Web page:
The Group of 20 (G20) countries agreed in Pittsburgh yesterday to increase developing countries' voting power at the International Monetary Fund (IMF) by at least five percent, a major move to improve the international organization's legitimacy and effectiveness.
"We are committed to a shift in IMF quota share to dynamic emerging markets and developing countries of at least 5 percent from over-represented countries to under-represented countries using the current quota formula as the basis to work from," said a Leaders' Statement issued after a two-day summit meeting of the world's major economies in Pittsburgh, the US state of Pennsylvania.
"Today we have delivered on our promise to contribute over US$500 billion to a renewed and expanded IMF New Arrangements to Borrow (NAB)," the statement said.
The G20 also committed to protecting the voting share of the poorest in the IMF. On this basis and as part of the IMF's quota review, to be completed by January 2011, the G20 urged to accelerate the work "toward bringing the review to a successful conclusion."
Analysts believe this move will help improve the IMF's credibility, legitimacy and effectiveness as many developing countries have complained that they were underrepresented in the international organization.
The commitment by the G20 to a shift in IMF representation is "a groundbreaking step" to improve the IMF's legitimacy and effectiveness, said IMF Managing Director Dominique Strauss-Kahn.
"I am very encouraged by the outcome of the G20 summit, including the new role given to the IMF," he said, praising the reform as "a decisive move."
The reform was also hailed by many countries. He Yafei, China's vice foreign minister, said earlier yesterday that a shift in voting rights at the IMF was a key success of the Group of 20 summit.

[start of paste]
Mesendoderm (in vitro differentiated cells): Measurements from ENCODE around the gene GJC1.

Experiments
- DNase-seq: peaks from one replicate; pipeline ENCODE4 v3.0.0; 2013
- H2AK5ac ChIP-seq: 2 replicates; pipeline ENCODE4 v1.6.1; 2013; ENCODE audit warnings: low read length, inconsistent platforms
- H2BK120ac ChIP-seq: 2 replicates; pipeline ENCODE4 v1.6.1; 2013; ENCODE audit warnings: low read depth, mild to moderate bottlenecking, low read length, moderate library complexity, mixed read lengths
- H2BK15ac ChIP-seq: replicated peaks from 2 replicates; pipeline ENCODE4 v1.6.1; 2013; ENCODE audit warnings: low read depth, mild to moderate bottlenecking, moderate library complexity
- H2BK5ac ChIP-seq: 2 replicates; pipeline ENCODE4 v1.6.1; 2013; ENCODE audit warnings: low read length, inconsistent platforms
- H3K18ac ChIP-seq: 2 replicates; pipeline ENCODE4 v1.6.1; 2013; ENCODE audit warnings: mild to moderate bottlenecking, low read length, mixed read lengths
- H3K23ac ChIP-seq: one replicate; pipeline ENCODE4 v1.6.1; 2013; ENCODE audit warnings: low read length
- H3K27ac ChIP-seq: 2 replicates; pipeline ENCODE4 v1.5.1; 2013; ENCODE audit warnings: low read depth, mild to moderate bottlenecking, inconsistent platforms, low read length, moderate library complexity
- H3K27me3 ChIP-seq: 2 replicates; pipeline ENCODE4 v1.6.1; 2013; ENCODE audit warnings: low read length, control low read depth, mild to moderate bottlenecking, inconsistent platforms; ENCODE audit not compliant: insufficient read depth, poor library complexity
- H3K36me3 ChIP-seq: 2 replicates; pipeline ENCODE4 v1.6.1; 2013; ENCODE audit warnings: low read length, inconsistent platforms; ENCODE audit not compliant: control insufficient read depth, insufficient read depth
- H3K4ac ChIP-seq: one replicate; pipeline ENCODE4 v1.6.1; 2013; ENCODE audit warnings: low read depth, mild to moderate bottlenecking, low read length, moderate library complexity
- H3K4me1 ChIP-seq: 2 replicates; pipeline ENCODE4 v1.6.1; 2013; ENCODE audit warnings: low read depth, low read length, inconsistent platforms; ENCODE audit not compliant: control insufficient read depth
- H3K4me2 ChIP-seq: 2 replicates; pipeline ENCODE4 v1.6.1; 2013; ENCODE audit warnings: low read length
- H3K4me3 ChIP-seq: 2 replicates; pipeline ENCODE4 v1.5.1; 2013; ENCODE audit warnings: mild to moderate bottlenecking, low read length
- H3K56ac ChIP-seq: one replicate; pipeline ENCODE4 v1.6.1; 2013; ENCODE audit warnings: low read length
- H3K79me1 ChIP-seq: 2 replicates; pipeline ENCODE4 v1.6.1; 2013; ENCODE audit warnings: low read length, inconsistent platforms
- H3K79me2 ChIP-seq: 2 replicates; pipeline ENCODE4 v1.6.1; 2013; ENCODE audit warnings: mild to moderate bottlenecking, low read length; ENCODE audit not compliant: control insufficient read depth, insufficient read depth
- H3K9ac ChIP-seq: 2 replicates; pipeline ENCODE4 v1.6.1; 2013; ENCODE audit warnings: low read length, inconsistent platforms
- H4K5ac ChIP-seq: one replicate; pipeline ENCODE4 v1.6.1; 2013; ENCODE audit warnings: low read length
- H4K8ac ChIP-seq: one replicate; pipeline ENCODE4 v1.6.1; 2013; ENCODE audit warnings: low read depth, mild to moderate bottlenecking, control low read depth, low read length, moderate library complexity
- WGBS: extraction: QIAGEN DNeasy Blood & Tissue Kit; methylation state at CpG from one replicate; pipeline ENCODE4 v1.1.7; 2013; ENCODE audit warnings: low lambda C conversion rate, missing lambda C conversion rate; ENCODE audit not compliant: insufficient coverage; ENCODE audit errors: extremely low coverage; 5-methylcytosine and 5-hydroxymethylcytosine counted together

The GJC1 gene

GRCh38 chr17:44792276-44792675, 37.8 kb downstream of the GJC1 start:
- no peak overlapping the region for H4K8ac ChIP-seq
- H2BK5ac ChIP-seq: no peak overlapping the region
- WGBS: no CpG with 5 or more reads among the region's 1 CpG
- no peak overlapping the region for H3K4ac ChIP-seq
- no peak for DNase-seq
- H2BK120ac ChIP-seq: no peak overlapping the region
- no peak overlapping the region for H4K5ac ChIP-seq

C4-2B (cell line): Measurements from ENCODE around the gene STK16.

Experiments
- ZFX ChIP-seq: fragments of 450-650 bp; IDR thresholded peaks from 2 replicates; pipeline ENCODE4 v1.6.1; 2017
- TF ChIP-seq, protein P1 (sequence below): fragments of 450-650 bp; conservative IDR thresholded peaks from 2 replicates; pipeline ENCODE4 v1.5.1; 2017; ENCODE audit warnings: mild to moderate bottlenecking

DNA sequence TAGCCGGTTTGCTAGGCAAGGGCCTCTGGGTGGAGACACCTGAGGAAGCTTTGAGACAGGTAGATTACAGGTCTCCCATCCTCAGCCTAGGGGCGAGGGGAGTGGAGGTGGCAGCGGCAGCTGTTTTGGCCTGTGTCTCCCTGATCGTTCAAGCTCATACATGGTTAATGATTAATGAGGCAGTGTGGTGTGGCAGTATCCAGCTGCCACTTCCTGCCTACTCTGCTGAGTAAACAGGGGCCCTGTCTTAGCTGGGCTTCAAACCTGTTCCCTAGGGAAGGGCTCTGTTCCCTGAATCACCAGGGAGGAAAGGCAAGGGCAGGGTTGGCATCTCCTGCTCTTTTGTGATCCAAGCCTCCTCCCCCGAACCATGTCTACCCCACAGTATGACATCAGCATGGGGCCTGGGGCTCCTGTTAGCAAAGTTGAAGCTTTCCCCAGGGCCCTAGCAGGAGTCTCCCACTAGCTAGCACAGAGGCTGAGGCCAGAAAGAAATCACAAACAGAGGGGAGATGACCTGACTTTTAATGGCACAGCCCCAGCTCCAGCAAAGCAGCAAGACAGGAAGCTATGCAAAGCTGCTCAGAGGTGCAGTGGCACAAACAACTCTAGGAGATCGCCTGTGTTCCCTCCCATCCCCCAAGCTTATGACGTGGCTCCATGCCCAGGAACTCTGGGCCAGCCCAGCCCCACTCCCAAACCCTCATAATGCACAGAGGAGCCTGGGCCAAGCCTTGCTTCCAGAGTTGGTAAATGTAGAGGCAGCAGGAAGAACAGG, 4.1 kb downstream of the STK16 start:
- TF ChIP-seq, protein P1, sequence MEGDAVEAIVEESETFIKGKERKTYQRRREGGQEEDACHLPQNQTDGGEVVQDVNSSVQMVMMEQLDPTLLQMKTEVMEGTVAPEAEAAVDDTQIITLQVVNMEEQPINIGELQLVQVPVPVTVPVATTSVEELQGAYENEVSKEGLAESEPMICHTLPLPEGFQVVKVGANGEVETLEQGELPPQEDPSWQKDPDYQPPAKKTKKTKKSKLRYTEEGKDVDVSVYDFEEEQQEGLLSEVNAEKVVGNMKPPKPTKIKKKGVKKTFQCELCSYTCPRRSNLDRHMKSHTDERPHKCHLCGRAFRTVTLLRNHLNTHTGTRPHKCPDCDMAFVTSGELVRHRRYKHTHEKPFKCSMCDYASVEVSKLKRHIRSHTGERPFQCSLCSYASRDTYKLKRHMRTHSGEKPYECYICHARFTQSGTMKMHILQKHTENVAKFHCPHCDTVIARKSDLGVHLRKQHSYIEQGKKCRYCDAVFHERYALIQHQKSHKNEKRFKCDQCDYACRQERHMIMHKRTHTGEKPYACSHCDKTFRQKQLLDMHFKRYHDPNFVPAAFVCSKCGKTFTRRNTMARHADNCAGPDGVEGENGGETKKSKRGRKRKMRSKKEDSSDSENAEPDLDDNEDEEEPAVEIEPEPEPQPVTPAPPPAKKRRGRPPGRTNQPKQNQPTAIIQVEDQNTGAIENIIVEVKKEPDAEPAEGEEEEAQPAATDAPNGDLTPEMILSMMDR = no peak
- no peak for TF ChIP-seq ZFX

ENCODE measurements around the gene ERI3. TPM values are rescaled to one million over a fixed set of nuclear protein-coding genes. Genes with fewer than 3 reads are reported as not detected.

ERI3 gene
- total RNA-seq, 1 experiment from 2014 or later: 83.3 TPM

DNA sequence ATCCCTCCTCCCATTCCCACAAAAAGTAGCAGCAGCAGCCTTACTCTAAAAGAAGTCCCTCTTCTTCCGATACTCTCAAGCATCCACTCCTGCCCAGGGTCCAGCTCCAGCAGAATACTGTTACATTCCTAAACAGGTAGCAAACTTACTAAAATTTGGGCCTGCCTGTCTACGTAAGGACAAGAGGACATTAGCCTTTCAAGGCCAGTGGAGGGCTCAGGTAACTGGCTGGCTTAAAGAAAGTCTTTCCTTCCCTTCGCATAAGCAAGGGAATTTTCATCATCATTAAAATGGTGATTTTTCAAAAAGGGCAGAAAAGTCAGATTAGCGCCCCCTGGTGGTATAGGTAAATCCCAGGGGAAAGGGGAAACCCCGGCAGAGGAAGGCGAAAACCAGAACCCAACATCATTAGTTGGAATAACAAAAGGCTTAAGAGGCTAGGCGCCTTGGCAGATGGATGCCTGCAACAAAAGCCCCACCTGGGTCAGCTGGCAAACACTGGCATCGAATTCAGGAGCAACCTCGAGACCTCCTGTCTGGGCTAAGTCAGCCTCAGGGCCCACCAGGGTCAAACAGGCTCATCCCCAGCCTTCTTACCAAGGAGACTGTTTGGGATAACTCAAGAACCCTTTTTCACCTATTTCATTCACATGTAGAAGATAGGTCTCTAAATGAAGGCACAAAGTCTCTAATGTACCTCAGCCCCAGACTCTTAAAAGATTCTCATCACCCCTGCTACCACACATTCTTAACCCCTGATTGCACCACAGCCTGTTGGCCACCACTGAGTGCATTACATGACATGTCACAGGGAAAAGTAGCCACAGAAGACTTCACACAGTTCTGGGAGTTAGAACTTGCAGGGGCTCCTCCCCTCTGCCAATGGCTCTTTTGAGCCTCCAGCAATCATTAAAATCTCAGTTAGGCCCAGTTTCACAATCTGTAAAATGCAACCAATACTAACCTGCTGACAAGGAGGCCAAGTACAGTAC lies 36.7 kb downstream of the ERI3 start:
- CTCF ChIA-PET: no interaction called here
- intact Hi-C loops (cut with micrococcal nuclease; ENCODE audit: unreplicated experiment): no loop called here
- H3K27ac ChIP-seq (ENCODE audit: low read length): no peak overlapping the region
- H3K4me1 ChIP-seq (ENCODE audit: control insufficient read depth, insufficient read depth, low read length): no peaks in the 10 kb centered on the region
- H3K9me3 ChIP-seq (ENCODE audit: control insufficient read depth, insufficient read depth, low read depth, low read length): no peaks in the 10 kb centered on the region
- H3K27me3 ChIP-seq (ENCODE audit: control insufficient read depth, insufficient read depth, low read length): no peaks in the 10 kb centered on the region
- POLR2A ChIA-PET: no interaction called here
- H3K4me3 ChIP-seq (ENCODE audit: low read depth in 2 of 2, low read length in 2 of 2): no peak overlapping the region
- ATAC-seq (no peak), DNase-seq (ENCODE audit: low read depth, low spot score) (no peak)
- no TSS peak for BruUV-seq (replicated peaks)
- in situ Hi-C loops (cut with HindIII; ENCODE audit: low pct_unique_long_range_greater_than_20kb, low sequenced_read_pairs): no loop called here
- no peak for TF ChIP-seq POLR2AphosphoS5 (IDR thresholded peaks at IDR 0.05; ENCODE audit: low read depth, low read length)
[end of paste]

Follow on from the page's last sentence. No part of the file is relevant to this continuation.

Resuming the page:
"The most important thing is to send a message, that is to say the governance structure and decision-making procedures of the [international financial institution] should reflect the reality of the world economy today," He said.
"I don't think there's anybody who does not believe this is a necessary shift," said US Treasury Secretary Timothy Geithner, acknowledging that there have been differences with European countries on the shift at the IMF.
The loss in power would come from European nations, whose global economic clout has shrunk over the past two decades.
However, some analysts believe the reform failed to fully redress IMF imbalances as the poorest countries do not have enough voices, while some main emerging countries are still underrepresented in the organization.
"We welcome the G20's recognition that the IMF needs to change. Unfortunately, this updating of the IMF quota share is not real reform, it is tinkering at the edges," said Max Lawson, Oxfam senior policy adviser. "Without change to the IMF voting rules to give poor countries a real say, the IMF will remain the world's rich country club."
"The IMF must deliver on the promise of wider reform if it is to have a chance of being the 'legitimate and effective' institution the G20 envisages," he said.
The IMF will play a critical role in promoting global financial stability and rebalancing growth, said the statement released by the G20 leaders.
"The IMF should continue to strengthen its capacity to help its members cope with financial volatility, reducing the economic disruption from sudden swings in capital flows and the perceived need for excessive reserve accumulation," the statement said.
"As recovery takes hold, we will work together to strengthen the Fund's ability to provide even-handed, candid and independent surveillance of the risks facing the global economy and the international financial system," it added.
Moreover, the IMF will be given more power to monitor member countries' policy frameworks and their collective implications for financial stability and the level and pattern of global growth.
"This historic decision, and emergence of the G20 as a key forum for international economic cooperation, will lay the foundation for a deeper partnership in global economic policy between emerging and developing countries and the advanced economies," said Strauss-Kahn.
(Xinhua News Agency September 27, 2009)